A single sextuplet and a pair of triplets are similar in the fact that their rhythmic note values are equal, but are different (as affirmed in this post) in that usually a sextuplet should only have an accent on the first note, whereas a pair of triplets should have a slight accent on the first note of both triplets.
However, I'm looking at the Vorspiel (Prelude) of Die Meistersinger von Nürnberg, composed by Richard Wagner. Below are measures 194-196:
In measure 194 the second violins and violas are playing sextuplets (the first "two" of the "notes" are a quaver (eighth-note) rest, and the other four notes are semiquavers (sixteenth-notes). This pattern continues in measure 195 until the last beat. The last beat of m. 195 (marked in the above image) is a pair of triples, (the first of which is a semiquaver rest followed by a two semiquavers, and the second is three semiquavers).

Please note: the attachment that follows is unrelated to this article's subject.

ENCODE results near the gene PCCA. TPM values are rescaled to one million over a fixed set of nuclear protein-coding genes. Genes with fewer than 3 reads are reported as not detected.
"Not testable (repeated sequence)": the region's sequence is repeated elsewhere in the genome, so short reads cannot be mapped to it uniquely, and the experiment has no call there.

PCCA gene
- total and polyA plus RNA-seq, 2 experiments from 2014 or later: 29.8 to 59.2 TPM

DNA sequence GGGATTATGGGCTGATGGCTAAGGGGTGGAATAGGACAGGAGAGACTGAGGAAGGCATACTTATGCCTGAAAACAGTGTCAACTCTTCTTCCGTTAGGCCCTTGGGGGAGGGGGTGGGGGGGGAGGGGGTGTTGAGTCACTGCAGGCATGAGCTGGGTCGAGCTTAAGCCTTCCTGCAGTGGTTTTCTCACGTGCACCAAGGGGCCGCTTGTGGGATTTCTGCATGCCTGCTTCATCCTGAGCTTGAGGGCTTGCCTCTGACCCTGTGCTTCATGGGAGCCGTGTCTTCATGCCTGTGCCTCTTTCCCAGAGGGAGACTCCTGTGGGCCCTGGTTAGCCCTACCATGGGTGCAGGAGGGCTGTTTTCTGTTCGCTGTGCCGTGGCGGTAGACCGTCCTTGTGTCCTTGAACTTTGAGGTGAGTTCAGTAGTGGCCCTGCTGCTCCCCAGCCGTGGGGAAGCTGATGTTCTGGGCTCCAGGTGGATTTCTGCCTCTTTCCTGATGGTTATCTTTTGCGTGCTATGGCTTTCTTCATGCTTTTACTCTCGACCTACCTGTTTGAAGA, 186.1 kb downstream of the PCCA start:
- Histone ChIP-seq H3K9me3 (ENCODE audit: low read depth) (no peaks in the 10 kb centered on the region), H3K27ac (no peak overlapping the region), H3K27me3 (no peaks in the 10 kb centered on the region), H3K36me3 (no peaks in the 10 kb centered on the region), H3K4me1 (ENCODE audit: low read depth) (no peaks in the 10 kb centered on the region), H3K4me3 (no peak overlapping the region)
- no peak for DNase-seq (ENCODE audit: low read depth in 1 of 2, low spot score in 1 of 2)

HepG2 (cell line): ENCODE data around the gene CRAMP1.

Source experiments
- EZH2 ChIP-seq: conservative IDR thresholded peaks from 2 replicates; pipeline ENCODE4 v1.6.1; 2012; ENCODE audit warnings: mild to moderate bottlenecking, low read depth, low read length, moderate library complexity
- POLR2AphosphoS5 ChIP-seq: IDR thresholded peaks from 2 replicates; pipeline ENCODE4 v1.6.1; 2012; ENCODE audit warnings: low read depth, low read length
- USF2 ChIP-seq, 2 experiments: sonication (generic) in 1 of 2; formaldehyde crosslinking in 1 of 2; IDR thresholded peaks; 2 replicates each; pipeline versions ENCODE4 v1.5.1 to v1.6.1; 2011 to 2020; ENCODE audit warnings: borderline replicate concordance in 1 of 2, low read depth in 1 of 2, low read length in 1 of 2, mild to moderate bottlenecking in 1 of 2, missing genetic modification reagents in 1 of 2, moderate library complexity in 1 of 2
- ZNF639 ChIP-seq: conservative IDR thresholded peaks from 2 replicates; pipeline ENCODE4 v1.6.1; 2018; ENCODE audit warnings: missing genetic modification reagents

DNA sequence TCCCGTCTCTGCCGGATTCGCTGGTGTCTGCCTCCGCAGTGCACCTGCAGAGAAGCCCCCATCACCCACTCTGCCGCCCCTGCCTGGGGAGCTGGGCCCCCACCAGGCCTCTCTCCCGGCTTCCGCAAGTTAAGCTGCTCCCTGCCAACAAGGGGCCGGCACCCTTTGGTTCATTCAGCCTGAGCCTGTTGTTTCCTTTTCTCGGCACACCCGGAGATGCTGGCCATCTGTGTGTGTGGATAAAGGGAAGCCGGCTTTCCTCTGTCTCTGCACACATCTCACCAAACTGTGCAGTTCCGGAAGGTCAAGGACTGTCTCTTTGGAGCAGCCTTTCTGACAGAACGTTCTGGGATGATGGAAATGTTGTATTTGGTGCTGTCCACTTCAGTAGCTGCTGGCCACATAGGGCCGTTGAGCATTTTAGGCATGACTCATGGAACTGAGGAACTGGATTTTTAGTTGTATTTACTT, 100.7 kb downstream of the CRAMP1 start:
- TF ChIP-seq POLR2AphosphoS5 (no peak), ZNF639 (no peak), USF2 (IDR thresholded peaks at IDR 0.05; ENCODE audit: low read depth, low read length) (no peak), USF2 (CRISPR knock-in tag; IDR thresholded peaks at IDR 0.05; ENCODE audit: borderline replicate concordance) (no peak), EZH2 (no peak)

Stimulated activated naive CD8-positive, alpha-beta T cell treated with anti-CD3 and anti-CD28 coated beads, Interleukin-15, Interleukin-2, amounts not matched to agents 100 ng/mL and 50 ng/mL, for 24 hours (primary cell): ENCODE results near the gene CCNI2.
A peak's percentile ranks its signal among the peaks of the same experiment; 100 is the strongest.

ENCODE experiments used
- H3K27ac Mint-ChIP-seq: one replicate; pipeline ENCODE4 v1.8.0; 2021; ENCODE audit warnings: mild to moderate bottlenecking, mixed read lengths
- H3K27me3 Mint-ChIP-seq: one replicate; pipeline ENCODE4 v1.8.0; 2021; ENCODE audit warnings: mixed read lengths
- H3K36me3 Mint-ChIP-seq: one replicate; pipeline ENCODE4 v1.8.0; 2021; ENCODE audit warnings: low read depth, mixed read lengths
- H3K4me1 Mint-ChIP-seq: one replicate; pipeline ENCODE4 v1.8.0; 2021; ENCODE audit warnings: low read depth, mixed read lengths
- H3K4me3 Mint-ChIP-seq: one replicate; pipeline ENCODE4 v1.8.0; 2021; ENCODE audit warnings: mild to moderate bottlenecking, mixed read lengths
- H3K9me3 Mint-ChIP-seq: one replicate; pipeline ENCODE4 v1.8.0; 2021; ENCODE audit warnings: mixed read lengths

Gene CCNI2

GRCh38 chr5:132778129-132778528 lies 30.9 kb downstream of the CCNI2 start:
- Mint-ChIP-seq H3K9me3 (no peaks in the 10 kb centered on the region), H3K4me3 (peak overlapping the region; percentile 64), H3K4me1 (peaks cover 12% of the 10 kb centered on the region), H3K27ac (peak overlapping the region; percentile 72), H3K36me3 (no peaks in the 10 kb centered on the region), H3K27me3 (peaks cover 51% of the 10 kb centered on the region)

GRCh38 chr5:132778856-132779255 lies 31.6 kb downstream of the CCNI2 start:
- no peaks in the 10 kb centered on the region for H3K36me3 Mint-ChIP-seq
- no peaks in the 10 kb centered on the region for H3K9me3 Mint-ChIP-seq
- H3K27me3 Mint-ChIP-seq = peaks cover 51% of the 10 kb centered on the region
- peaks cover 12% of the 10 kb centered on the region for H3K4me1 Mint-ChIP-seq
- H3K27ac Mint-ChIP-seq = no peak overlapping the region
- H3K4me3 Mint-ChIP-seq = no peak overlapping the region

I don't understand why the sextuplet grouping has changed to a pair of triplets.
I am not a string player, but as I understand it the notes under each slur (each beat) are to be played with a single bow stroke. I assume that this would make accenting the first note of the second triplet difficult/unlikely.
It there some subtle reason that makes triplets more correct or a better way to represent the notes in this beat? (perhaps it has something to do with the rests)
Is there some difference in the way these might be performed if the last beat was simply represented as another sextuplet (as opposed to the triplets)?